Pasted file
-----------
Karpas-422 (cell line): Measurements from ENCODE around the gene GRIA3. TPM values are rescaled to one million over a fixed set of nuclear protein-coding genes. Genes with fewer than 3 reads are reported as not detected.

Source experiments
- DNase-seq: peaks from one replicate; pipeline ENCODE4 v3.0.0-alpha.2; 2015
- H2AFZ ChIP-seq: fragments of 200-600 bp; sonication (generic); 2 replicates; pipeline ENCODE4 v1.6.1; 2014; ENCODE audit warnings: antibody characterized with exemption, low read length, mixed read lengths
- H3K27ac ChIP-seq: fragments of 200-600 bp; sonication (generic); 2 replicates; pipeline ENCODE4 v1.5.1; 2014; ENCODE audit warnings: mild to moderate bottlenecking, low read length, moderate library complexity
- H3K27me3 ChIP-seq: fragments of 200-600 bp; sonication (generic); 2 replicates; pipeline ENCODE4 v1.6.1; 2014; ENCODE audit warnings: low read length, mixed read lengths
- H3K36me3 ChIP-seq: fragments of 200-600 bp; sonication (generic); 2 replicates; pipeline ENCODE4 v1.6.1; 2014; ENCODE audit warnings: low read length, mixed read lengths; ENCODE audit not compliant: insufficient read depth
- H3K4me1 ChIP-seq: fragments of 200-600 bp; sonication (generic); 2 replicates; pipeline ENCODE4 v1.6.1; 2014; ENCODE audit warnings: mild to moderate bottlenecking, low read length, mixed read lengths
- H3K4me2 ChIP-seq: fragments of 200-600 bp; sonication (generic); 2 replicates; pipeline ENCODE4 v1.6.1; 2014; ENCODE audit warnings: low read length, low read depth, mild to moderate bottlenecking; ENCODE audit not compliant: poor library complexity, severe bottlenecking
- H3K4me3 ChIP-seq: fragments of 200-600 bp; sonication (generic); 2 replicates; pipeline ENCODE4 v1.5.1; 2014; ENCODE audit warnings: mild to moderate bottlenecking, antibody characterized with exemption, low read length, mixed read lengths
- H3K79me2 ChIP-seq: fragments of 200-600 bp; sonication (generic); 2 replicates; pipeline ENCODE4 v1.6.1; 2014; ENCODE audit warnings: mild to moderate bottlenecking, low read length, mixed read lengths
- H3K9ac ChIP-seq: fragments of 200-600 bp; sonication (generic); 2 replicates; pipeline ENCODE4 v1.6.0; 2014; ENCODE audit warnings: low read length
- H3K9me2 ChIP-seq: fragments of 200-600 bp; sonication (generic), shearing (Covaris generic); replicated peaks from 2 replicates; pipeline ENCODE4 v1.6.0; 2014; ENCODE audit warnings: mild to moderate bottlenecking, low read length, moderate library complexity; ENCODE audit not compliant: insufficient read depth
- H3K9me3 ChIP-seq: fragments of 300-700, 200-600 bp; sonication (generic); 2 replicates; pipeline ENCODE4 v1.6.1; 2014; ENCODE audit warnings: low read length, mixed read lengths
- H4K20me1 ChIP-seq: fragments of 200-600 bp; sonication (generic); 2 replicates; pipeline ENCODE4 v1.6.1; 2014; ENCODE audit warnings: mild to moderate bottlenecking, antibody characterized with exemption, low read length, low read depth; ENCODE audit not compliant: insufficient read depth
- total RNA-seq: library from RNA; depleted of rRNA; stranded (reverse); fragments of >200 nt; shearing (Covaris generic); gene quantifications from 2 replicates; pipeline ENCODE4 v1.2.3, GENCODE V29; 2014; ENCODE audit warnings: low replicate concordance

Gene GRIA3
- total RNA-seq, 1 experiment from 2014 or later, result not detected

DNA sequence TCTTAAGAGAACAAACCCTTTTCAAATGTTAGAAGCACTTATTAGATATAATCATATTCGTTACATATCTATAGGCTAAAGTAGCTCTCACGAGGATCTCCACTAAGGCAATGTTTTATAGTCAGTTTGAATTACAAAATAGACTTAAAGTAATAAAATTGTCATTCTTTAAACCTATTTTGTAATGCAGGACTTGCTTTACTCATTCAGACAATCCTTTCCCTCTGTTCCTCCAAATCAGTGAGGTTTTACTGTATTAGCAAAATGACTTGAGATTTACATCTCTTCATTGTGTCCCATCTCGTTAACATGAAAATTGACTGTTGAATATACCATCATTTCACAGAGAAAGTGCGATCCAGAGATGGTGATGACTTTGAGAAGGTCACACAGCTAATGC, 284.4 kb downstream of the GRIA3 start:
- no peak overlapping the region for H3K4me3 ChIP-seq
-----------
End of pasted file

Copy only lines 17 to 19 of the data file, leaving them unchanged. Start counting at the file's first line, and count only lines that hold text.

Gene GRIA3
- total RNA-seq, 1 experiment from 2014 or later, result not detected

DNA sequence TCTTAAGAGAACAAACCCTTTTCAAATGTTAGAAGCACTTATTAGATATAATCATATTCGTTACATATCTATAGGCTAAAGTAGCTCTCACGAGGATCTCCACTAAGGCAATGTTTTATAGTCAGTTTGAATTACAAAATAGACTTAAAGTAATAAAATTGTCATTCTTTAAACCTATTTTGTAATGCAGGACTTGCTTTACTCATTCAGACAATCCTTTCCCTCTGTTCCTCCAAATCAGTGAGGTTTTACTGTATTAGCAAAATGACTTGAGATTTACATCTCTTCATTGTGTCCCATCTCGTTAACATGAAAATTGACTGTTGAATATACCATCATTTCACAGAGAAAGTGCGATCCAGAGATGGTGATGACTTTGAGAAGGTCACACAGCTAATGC, 284.4 kb downstream of the GRIA3 start: